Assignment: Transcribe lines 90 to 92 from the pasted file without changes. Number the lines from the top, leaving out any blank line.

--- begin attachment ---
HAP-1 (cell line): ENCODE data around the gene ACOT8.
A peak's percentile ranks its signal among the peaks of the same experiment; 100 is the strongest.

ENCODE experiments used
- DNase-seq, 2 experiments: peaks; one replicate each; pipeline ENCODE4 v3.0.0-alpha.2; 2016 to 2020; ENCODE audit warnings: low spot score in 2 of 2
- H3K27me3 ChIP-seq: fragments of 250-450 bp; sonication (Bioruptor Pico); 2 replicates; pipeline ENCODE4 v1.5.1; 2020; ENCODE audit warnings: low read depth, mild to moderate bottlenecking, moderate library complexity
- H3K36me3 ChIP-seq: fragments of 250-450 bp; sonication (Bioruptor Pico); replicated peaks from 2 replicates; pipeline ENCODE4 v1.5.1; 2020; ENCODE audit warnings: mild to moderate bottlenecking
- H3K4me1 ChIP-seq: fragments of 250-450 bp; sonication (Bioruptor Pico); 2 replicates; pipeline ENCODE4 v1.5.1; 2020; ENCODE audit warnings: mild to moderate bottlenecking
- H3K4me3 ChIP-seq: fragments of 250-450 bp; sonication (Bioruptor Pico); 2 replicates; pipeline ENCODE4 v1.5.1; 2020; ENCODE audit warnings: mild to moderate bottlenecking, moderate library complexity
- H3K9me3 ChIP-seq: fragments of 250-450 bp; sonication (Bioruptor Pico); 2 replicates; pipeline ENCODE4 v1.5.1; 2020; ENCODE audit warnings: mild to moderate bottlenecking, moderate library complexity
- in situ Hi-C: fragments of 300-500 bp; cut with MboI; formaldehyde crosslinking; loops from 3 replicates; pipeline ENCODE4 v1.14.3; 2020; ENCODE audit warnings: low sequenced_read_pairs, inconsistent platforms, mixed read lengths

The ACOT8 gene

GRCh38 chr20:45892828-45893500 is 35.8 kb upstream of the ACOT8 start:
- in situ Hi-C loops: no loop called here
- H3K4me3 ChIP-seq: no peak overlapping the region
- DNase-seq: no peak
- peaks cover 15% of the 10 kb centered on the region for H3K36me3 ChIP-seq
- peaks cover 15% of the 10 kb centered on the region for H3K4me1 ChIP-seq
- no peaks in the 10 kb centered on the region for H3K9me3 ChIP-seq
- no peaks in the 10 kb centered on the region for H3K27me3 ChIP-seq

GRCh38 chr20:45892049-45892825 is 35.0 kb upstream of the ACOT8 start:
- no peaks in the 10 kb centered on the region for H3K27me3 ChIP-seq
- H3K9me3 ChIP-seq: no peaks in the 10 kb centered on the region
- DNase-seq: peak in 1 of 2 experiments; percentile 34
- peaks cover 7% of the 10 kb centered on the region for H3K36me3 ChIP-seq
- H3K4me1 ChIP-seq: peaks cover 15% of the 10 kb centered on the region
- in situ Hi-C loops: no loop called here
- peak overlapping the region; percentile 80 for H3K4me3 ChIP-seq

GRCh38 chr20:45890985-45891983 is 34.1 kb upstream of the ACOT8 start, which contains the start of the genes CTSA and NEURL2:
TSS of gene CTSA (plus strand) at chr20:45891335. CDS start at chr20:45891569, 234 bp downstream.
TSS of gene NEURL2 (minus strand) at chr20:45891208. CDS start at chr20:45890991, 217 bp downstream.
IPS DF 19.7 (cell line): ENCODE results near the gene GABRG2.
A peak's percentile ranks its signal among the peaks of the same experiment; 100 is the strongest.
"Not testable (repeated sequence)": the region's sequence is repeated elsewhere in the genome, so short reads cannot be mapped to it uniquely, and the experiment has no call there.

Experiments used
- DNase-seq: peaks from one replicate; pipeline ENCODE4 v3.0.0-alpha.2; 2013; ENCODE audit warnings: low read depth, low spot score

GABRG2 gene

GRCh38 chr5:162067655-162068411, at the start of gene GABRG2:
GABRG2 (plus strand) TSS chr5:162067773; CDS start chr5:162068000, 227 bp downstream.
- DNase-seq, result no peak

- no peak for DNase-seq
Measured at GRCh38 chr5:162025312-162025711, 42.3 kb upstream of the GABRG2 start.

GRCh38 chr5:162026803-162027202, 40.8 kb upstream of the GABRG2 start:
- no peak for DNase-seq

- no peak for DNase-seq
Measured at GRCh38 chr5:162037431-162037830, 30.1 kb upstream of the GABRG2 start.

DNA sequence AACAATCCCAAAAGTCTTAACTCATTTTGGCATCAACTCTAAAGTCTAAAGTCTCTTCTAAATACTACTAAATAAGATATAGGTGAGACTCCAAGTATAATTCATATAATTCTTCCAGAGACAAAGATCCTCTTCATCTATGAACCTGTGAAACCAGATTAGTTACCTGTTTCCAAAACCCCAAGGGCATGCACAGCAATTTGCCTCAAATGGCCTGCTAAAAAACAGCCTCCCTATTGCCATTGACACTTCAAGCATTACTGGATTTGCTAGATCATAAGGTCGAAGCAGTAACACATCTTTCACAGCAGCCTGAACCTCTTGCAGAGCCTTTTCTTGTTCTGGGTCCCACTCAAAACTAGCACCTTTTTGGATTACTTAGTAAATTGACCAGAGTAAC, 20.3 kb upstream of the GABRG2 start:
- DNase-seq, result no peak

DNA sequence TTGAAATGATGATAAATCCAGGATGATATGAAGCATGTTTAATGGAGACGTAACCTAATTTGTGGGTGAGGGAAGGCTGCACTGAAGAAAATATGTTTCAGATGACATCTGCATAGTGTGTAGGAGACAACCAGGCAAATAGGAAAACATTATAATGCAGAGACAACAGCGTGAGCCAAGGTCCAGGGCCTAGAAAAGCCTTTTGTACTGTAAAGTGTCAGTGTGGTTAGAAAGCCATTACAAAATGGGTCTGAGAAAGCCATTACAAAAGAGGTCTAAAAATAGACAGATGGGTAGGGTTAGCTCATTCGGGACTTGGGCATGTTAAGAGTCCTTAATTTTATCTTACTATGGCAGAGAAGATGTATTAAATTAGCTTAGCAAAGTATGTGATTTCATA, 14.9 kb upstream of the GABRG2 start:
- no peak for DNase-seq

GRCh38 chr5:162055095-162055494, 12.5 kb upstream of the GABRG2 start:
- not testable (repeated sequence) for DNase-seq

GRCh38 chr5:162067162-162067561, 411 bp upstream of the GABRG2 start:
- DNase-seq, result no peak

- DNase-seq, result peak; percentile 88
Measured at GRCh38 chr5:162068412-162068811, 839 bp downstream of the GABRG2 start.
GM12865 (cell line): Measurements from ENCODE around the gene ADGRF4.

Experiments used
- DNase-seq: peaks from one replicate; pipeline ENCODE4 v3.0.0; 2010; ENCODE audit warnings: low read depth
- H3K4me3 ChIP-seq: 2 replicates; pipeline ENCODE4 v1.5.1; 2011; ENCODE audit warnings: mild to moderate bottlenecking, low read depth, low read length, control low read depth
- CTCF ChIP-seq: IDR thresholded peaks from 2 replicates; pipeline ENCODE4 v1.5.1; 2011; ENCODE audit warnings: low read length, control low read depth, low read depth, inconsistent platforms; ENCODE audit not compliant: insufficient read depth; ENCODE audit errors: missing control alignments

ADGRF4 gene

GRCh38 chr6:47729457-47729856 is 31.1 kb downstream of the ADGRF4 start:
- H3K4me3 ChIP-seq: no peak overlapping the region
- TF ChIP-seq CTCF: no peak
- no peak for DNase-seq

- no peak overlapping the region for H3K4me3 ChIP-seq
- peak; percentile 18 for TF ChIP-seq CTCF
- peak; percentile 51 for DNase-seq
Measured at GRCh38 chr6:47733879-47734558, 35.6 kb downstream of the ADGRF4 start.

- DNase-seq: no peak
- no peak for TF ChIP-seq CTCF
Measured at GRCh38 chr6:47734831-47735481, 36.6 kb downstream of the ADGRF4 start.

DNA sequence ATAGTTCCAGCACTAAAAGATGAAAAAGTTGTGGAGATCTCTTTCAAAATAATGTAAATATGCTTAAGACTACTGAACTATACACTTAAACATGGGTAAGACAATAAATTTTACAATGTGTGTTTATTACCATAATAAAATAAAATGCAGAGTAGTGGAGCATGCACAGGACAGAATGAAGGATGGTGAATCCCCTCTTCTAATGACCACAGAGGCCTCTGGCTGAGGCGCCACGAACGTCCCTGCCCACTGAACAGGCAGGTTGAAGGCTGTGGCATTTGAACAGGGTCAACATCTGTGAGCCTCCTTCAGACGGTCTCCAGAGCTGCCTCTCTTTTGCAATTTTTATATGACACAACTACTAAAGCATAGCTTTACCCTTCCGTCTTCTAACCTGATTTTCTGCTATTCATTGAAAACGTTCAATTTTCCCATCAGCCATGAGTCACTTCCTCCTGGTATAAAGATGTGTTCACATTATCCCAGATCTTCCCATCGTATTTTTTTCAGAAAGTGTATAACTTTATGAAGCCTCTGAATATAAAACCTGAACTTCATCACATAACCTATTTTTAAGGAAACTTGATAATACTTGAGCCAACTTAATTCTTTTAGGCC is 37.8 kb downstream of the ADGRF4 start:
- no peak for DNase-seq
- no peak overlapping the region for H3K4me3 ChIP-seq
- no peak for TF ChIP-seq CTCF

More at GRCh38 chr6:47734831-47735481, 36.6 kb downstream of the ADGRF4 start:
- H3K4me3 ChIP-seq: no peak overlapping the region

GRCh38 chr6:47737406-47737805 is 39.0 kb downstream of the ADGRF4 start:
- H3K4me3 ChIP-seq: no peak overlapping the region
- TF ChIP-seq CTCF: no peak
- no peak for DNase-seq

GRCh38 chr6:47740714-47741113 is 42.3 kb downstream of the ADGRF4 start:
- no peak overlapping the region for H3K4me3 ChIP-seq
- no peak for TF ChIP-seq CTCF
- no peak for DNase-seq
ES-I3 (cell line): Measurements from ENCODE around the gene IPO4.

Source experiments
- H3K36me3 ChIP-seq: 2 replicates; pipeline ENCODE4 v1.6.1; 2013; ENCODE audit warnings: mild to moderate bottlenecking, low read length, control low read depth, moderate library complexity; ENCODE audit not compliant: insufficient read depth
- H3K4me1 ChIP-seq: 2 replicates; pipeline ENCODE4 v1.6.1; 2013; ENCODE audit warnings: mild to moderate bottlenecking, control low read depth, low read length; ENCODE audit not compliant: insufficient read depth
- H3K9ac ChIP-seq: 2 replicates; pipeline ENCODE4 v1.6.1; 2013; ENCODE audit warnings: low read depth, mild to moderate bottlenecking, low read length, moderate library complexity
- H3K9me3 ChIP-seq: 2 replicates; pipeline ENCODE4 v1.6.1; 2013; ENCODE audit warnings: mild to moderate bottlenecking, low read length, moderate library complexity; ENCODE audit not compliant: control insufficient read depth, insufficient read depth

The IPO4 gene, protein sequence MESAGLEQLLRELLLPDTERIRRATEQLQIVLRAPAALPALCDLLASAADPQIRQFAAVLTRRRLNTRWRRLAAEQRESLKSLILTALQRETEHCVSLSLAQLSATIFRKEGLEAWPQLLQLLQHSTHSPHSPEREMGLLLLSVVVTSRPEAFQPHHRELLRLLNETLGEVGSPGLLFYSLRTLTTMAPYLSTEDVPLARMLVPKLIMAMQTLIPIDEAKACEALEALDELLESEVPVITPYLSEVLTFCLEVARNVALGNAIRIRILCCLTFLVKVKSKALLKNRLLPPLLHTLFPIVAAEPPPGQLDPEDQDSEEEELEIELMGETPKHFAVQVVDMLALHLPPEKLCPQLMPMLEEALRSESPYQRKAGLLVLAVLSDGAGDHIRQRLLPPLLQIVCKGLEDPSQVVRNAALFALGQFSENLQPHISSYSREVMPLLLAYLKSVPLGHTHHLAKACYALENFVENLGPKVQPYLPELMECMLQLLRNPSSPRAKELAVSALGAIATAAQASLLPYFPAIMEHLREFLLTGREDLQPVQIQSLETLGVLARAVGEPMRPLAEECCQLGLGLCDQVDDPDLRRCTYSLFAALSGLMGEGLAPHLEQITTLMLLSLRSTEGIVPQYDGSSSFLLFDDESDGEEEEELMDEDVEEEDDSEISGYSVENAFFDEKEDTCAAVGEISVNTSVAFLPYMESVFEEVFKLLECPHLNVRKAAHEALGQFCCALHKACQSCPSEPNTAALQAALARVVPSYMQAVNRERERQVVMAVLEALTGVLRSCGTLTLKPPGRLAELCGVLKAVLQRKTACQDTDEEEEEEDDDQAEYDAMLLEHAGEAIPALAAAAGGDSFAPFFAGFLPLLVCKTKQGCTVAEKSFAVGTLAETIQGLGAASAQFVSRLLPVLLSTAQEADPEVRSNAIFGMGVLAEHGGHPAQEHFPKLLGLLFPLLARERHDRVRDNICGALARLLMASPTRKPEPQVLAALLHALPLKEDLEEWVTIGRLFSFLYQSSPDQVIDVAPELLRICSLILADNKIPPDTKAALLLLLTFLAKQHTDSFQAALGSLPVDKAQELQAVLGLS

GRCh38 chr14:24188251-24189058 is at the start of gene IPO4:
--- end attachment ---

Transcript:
- H3K4me1 ChIP-seq: 2 replicates; pipeline ENCODE4 v1.6.1; 2013; ENCODE audit warnings: mild to moderate bottlenecking, control low read depth, low read length; ENCODE audit not compliant: insufficient read depth
- H3K9ac ChIP-seq: 2 replicates; pipeline ENCODE4 v1.6.1; 2013; ENCODE audit warnings: low read depth, mild to moderate bottlenecking, low read length, moderate library complexity
- H3K9me3 ChIP-seq: 2 replicates; pipeline ENCODE4 v1.6.1; 2013; ENCODE audit warnings: mild to moderate bottlenecking, low read length, moderate library complexity; ENCODE audit not compliant: control insufficient read depth, insufficient read depth